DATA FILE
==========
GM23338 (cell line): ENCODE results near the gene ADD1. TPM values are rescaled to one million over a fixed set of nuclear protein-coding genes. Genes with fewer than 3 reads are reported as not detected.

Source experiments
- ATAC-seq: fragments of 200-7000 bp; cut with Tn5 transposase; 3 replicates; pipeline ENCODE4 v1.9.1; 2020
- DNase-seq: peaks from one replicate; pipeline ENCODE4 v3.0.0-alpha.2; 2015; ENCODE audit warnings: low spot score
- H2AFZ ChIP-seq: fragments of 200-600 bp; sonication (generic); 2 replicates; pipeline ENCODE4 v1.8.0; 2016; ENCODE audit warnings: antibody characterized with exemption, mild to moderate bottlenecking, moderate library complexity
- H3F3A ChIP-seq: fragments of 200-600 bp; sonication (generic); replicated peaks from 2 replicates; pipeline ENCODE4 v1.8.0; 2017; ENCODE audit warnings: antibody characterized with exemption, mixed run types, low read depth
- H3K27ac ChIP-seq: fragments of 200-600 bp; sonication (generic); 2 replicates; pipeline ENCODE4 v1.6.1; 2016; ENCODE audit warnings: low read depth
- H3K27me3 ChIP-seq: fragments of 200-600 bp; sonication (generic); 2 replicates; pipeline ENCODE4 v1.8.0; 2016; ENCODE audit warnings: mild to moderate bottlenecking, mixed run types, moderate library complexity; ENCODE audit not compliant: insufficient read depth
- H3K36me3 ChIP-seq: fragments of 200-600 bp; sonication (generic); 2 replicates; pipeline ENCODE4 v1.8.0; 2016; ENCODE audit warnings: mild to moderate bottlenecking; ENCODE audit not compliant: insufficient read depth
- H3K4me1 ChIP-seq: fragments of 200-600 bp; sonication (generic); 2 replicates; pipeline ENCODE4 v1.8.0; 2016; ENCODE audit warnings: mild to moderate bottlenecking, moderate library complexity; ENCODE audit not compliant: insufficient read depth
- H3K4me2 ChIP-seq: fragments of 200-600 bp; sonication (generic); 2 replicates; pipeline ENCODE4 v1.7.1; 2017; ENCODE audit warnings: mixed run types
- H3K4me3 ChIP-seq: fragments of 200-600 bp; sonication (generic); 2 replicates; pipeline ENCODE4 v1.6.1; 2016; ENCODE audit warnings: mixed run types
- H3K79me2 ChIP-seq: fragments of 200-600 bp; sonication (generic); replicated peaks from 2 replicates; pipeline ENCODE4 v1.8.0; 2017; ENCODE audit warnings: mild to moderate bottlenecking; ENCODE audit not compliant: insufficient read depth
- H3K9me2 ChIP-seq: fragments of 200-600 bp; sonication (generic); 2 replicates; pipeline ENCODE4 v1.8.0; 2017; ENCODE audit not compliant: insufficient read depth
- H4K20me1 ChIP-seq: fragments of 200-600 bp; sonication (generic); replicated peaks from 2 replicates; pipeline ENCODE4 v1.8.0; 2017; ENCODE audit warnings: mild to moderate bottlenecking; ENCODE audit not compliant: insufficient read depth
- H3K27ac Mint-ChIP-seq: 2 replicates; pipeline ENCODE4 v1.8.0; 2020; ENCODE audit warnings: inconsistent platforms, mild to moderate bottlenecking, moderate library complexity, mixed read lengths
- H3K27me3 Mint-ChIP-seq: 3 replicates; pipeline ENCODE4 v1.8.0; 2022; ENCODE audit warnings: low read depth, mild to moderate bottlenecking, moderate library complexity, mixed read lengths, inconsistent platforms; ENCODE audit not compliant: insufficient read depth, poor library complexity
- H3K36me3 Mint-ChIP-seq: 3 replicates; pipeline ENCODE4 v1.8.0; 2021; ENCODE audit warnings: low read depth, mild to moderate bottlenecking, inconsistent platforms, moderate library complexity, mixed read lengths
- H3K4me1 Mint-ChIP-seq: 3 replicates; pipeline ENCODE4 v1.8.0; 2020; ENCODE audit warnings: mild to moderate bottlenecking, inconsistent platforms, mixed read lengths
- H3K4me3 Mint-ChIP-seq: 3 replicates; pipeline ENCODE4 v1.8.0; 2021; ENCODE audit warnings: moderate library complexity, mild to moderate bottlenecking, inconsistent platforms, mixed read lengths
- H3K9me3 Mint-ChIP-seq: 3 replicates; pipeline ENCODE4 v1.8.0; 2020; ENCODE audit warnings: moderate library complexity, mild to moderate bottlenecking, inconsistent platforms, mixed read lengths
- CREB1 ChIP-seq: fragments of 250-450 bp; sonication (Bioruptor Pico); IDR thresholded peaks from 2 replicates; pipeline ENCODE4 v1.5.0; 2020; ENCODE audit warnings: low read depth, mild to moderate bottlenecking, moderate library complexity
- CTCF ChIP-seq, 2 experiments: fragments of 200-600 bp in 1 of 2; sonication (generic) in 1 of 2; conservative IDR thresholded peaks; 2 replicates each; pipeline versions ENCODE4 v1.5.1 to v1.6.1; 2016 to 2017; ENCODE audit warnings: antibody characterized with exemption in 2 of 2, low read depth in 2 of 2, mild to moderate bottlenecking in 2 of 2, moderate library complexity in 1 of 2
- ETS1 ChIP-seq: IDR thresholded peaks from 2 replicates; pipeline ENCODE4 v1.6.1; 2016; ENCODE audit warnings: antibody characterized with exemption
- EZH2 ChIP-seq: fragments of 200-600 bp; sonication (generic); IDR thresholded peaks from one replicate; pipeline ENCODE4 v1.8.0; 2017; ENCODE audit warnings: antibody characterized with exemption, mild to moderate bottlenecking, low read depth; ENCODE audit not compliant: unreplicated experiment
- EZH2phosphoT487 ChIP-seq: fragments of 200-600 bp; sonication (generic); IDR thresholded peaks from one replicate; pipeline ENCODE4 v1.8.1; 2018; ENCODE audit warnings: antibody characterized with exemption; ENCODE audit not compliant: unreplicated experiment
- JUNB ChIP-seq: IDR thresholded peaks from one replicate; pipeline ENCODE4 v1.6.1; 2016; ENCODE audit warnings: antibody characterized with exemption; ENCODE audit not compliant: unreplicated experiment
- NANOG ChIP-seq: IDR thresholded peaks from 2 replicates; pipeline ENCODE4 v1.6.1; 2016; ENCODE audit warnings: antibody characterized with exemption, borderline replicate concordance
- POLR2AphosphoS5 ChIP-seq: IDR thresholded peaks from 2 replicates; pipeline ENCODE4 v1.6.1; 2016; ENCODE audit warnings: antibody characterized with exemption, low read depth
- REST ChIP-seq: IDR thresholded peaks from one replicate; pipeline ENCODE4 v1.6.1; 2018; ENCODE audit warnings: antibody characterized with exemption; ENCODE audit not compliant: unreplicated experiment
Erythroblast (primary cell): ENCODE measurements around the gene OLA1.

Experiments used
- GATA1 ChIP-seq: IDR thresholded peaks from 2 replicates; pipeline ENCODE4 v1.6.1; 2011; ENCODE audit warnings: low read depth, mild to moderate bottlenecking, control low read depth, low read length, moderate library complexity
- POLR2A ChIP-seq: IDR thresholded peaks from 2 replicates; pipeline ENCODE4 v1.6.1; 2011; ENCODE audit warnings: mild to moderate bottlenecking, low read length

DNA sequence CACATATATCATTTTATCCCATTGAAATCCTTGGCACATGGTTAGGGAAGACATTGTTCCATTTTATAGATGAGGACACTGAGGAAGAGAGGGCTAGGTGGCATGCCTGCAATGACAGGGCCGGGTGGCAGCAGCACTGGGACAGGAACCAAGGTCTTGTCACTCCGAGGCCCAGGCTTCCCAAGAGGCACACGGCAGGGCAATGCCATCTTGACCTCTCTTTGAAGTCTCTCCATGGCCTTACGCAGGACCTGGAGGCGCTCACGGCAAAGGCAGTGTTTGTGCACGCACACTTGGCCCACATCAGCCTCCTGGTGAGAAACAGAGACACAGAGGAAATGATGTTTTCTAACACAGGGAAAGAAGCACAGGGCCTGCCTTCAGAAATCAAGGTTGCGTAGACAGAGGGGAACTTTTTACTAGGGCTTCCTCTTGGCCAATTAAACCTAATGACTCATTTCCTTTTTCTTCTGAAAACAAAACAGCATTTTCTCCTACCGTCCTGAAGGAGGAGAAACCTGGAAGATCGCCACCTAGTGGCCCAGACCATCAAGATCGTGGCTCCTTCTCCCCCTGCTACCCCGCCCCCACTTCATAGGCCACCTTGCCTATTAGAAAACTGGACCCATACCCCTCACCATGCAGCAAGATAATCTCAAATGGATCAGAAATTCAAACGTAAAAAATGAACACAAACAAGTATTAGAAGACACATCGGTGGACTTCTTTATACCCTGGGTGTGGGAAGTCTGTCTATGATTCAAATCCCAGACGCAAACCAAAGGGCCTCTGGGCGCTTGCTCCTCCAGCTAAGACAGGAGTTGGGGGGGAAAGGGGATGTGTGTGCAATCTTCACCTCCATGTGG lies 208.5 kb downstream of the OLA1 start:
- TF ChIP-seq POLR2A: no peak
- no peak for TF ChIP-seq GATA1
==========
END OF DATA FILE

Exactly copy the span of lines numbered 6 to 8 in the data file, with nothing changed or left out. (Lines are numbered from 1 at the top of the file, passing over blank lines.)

- H3F3A ChIP-seq: fragments of 200-600 bp; sonication (generic); replicated peaks from 2 replicates; pipeline ENCODE4 v1.8.0; 2017; ENCODE audit warnings: antibody characterized with exemption, mixed run types, low read depth
- H3K27ac ChIP-seq: fragments of 200-600 bp; sonication (generic); 2 replicates; pipeline ENCODE4 v1.6.1; 2016; ENCODE audit warnings: low read depth
- H3K27me3 ChIP-seq: fragments of 200-600 bp; sonication (generic); 2 replicates; pipeline ENCODE4 v1.8.0; 2016; ENCODE audit warnings: mild to moderate bottlenecking, mixed run types, moderate library complexity; ENCODE audit not compliant: insufficient read depth